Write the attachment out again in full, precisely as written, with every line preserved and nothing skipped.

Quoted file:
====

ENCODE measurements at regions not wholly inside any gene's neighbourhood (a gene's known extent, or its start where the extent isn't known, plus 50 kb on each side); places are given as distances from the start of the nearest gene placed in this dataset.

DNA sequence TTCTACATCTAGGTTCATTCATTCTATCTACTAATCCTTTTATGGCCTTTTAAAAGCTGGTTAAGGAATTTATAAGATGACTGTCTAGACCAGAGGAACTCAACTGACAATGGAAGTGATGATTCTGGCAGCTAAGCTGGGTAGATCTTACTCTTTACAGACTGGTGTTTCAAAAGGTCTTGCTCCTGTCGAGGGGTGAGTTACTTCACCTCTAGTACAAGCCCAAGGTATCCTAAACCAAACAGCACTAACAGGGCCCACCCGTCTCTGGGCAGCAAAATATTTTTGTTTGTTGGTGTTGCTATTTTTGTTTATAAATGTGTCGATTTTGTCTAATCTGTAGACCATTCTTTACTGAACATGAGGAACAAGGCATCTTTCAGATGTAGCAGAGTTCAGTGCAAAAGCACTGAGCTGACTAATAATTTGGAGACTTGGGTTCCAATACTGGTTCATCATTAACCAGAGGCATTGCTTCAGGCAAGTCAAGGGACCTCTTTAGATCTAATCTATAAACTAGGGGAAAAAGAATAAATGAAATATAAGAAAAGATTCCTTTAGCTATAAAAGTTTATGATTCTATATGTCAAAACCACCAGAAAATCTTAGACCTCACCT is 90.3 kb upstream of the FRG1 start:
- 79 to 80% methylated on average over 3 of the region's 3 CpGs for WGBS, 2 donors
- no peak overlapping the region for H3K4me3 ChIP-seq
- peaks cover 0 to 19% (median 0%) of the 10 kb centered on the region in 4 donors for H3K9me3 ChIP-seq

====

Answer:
ENCODE measurements at regions not wholly inside any gene's neighbourhood (a gene's known extent, or its start where the extent isn't known, plus 50 kb on each side); places are given as distances from the start of the nearest gene placed in this dataset.

DNA sequence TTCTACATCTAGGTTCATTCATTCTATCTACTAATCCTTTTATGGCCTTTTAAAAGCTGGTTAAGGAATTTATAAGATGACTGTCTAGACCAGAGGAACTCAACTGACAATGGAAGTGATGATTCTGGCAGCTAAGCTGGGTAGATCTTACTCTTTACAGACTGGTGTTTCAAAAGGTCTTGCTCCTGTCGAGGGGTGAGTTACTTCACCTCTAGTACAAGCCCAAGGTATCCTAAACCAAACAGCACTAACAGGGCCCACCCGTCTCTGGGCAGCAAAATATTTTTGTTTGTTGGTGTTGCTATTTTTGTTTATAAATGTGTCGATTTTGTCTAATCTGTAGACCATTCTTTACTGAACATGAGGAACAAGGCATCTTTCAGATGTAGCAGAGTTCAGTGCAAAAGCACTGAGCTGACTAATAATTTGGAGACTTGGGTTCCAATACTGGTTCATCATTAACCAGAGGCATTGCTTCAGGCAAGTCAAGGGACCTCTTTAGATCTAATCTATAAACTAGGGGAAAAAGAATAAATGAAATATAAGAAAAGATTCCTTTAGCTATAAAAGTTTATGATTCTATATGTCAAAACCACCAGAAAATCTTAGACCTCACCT is 90.3 kb upstream of the FRG1 start:
- 79 to 80% methylated on average over 3 of the region's 3 CpGs for WGBS, 2 donors
- no peak overlapping the region for H3K4me3 ChIP-seq
- peaks cover 0 to 19% (median 0%) of the 10 kb centered on the region in 4 donors for H3K9me3 ChIP-seq